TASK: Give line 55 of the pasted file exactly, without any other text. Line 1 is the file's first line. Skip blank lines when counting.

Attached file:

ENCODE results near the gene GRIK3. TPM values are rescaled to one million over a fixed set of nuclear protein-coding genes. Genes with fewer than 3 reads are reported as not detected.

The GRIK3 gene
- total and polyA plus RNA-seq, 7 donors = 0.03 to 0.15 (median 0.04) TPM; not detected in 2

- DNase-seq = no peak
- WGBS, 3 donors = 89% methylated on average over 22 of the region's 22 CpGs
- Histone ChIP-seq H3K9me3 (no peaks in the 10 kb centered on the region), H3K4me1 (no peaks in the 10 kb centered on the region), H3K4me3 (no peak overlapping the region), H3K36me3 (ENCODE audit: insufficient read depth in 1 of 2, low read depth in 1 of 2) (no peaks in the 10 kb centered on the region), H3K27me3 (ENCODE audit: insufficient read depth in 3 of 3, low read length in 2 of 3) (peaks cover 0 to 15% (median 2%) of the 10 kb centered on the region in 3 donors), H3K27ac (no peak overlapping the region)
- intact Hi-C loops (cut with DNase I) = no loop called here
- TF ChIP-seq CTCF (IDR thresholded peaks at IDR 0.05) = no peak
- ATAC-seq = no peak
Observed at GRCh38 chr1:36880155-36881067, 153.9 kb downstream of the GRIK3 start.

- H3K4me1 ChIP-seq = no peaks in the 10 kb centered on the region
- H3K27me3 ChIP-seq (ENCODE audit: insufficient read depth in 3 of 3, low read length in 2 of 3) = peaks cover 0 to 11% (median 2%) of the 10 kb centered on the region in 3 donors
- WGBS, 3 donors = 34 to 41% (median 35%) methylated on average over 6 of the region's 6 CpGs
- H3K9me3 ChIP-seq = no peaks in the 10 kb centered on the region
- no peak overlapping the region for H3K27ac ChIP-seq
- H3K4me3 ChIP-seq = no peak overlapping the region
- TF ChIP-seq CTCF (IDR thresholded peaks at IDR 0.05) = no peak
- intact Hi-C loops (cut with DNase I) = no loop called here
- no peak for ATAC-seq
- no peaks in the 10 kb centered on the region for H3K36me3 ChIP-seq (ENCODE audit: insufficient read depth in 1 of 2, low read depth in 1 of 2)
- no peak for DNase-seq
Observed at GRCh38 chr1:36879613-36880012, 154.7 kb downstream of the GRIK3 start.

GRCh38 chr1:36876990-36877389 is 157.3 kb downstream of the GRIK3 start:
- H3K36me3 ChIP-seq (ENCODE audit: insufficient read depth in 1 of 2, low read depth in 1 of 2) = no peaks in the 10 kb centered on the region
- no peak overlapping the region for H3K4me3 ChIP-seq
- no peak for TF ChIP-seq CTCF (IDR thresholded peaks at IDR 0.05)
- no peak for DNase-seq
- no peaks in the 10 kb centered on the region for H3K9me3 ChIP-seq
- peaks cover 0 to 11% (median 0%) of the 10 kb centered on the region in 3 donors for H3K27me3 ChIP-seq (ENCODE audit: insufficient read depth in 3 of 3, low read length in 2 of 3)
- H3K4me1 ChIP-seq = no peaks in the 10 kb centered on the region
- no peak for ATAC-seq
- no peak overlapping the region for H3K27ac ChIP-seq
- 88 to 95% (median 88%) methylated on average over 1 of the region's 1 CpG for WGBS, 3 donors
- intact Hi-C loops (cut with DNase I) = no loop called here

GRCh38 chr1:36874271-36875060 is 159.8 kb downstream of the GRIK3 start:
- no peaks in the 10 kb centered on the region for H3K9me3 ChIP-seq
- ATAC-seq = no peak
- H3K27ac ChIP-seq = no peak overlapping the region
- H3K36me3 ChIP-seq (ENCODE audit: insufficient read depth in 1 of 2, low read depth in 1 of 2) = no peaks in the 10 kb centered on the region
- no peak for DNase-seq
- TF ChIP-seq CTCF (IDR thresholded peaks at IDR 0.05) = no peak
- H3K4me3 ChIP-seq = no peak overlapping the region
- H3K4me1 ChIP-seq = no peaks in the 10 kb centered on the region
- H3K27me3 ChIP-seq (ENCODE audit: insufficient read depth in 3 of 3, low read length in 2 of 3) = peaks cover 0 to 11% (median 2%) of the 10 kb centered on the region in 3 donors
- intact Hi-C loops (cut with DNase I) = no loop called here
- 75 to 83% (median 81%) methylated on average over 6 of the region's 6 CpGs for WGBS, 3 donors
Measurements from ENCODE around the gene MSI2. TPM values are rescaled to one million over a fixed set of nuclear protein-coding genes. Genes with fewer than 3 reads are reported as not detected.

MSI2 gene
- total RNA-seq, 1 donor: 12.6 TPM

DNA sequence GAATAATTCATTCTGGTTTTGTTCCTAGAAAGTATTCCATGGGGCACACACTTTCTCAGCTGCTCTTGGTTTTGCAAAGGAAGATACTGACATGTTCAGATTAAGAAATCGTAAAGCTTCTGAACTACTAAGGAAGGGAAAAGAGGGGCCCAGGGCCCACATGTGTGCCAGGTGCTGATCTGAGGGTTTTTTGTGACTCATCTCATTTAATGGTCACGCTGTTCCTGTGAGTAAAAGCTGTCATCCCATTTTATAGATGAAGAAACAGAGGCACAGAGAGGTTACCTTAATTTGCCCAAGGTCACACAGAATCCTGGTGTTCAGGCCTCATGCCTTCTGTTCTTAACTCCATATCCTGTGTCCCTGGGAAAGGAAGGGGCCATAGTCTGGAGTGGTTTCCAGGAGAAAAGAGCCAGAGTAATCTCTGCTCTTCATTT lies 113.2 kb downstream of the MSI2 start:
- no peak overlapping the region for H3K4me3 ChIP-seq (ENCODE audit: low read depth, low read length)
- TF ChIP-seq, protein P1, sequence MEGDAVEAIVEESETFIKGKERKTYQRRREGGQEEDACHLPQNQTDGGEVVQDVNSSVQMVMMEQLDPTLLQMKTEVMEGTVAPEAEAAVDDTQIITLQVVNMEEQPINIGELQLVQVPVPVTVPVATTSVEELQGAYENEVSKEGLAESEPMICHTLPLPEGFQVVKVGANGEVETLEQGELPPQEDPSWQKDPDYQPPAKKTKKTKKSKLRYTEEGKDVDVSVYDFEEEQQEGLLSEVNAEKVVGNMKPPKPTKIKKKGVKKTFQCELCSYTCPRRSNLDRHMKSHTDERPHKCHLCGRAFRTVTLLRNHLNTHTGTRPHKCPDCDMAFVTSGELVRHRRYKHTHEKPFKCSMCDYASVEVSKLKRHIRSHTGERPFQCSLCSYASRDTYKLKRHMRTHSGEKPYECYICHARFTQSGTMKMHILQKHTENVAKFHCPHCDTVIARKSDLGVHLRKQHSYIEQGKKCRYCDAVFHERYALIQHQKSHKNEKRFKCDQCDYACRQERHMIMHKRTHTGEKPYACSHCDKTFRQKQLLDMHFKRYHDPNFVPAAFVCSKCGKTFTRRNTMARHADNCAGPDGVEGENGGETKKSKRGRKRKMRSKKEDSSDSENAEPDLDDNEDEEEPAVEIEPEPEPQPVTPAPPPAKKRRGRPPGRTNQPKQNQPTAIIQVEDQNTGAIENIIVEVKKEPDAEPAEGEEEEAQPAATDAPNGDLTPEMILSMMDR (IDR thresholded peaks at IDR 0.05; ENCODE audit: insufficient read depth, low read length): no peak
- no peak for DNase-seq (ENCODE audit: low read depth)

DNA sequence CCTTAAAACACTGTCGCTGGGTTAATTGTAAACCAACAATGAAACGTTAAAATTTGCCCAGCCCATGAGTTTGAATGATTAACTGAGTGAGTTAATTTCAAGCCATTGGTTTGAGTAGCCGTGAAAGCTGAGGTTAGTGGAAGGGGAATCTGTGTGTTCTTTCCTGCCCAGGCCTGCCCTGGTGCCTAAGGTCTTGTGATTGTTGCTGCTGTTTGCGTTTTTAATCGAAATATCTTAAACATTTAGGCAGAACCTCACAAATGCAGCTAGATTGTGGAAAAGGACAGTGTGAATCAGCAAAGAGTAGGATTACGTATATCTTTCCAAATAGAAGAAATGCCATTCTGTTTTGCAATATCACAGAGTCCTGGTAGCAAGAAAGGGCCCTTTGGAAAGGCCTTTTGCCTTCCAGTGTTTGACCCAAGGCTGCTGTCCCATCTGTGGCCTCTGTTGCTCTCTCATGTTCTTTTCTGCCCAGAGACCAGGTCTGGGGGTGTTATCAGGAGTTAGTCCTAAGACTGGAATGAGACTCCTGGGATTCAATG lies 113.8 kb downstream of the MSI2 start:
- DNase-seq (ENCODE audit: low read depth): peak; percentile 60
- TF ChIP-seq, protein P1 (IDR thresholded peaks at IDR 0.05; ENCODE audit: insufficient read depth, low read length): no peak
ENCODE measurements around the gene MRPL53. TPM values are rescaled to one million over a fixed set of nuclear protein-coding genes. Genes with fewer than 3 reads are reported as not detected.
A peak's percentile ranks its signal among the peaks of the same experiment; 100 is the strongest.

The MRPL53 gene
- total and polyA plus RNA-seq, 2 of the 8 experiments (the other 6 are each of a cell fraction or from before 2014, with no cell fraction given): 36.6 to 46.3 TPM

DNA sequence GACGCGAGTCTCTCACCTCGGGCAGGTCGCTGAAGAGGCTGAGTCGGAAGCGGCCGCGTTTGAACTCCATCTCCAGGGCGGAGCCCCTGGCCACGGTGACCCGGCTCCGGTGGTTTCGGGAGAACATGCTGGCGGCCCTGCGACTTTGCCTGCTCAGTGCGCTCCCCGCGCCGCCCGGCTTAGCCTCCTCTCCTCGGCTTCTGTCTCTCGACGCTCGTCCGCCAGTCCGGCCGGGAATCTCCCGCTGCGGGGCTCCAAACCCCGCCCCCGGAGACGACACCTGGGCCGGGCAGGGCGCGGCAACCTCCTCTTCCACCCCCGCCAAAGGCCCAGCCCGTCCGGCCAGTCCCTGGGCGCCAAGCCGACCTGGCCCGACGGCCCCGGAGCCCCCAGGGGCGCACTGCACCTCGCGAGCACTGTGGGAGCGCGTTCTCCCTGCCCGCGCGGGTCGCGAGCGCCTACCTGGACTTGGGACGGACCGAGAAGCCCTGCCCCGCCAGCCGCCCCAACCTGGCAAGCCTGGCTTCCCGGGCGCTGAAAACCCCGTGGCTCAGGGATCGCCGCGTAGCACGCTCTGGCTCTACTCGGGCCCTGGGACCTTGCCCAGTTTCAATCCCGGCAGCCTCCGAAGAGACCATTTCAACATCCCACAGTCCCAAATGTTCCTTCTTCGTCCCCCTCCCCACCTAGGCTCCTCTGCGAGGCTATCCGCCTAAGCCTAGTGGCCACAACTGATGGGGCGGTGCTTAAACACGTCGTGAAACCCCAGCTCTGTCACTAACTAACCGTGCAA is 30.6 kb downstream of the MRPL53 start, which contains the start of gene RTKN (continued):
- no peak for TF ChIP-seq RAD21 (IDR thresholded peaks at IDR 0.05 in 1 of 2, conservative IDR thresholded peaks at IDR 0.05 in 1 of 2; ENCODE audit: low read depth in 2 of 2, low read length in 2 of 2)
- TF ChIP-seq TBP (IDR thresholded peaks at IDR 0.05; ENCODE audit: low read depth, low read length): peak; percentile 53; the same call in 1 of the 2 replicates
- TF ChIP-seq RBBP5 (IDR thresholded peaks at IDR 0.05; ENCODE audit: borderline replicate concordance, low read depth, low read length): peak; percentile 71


- DNase-seq (ENCODE audit: low read depth): peak; percentile 60